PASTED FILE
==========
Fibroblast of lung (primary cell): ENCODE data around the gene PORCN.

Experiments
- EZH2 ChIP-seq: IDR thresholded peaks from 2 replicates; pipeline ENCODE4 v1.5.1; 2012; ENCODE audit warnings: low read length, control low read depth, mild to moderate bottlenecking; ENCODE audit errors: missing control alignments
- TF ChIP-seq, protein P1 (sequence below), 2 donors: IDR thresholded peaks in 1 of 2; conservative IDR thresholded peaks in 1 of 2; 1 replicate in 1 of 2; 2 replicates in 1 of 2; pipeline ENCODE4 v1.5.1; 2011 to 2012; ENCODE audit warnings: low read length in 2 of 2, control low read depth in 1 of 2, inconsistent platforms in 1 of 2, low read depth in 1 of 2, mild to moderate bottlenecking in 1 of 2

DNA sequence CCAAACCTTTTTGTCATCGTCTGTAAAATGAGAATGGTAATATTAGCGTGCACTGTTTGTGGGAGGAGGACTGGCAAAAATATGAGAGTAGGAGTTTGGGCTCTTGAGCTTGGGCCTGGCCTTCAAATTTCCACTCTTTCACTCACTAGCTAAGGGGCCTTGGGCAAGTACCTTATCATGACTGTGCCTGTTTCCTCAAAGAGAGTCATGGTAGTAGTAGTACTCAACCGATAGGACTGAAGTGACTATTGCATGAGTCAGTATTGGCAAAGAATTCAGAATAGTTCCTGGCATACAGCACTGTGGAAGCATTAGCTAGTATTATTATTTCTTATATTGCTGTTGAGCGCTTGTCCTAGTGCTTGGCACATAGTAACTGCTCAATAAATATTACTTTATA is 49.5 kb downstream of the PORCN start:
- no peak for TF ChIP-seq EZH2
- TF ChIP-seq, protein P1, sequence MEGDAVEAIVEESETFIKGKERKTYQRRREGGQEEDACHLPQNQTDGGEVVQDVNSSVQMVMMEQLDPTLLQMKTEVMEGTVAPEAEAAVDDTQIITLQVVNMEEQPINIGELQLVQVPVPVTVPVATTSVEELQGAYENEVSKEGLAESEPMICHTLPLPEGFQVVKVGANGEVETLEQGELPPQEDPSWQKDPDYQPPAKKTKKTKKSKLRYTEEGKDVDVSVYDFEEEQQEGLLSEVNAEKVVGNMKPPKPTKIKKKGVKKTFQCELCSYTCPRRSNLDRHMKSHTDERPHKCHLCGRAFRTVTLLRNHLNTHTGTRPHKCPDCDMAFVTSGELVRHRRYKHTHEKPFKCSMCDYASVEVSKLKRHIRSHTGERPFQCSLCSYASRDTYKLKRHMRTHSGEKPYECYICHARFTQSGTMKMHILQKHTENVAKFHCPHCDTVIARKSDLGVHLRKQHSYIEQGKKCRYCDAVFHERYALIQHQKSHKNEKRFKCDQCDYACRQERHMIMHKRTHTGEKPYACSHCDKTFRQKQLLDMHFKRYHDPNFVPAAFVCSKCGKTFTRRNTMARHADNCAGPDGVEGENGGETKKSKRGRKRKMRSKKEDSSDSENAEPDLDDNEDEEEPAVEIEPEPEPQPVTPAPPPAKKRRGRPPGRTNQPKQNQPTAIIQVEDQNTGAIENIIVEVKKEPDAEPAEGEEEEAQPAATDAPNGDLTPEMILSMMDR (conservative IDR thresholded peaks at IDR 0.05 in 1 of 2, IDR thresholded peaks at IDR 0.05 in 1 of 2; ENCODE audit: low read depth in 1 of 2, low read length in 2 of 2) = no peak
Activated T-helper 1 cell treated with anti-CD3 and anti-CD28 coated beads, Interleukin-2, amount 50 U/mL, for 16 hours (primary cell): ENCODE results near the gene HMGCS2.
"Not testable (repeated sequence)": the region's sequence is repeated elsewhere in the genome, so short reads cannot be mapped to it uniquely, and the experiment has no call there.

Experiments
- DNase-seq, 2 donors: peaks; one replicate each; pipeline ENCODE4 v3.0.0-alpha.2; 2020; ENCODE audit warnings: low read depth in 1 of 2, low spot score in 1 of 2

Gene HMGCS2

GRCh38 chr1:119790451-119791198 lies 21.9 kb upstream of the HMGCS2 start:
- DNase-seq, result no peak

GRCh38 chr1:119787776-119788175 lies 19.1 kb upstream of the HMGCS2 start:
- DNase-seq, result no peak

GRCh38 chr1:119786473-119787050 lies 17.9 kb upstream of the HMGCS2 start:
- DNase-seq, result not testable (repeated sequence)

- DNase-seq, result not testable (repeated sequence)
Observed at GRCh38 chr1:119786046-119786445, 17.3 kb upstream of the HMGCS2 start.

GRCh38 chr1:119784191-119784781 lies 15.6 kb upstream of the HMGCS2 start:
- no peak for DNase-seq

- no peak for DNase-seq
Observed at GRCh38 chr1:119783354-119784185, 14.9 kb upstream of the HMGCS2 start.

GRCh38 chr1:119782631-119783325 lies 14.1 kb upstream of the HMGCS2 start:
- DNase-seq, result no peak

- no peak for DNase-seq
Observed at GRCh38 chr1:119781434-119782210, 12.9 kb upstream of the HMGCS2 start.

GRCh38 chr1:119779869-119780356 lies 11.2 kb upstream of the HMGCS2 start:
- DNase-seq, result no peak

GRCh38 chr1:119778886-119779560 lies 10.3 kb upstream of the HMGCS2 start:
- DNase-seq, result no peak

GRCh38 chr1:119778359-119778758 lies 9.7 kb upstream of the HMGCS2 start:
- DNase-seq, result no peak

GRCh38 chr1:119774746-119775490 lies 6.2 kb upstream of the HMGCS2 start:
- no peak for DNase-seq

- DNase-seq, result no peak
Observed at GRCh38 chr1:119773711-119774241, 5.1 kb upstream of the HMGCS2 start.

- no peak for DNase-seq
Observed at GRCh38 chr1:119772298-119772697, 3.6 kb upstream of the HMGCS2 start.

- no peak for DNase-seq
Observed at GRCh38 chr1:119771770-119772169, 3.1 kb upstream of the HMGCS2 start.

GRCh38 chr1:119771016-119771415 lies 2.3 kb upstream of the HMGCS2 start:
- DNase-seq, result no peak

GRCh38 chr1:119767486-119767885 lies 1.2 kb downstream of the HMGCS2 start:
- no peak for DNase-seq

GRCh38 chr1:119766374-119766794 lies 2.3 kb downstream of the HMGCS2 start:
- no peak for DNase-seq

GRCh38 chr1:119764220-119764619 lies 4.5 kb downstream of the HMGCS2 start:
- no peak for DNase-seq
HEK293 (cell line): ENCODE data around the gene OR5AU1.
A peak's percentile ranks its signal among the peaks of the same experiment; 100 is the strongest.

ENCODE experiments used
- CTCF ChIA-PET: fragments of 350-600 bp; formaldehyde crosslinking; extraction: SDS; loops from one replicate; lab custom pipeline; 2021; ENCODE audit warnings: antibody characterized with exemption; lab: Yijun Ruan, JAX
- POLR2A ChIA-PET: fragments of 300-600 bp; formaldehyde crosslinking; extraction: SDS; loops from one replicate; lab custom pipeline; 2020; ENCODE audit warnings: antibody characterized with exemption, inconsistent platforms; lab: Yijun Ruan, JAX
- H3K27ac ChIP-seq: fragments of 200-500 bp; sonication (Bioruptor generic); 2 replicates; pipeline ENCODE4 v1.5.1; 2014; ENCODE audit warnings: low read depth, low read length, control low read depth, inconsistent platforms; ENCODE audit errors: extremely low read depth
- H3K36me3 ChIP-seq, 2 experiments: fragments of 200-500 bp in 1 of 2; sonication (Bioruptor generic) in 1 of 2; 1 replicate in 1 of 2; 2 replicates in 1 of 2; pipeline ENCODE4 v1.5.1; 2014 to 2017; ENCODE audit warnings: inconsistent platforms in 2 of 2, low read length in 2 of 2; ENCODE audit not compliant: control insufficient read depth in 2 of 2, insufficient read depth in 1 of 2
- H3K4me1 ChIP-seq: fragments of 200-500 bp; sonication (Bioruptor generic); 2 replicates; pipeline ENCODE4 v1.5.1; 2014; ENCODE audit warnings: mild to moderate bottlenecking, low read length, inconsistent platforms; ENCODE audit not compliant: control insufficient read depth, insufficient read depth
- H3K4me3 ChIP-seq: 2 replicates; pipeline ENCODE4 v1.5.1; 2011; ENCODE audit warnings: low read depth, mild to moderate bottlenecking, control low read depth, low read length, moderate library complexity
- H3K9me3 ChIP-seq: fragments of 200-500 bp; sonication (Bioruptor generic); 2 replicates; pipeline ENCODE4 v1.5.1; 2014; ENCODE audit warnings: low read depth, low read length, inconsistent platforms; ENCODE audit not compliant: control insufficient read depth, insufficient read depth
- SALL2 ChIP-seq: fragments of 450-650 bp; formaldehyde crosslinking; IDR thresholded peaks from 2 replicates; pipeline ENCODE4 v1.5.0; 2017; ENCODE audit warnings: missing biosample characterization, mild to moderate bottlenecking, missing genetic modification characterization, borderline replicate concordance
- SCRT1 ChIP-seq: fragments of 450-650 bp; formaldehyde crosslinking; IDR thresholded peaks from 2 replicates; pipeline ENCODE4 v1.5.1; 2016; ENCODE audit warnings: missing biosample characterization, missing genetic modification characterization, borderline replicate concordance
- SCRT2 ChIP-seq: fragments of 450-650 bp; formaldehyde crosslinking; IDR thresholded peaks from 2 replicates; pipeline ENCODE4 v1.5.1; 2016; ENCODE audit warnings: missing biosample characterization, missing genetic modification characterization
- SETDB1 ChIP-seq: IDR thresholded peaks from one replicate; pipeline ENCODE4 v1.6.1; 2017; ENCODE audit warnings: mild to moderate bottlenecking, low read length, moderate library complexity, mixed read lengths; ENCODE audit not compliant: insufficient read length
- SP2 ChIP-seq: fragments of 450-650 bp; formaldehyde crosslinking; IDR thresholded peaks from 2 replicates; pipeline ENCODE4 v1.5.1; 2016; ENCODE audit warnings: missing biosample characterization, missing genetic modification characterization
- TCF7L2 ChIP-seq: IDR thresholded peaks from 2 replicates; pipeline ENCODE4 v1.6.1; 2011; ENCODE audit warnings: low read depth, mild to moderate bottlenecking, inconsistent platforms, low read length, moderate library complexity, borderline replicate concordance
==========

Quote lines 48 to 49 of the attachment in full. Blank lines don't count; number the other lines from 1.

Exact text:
- no peak for DNase-seq

GRCh38 chr1:119764220-119764619 lies 4.5 kb downstream of the HMGCS2 start: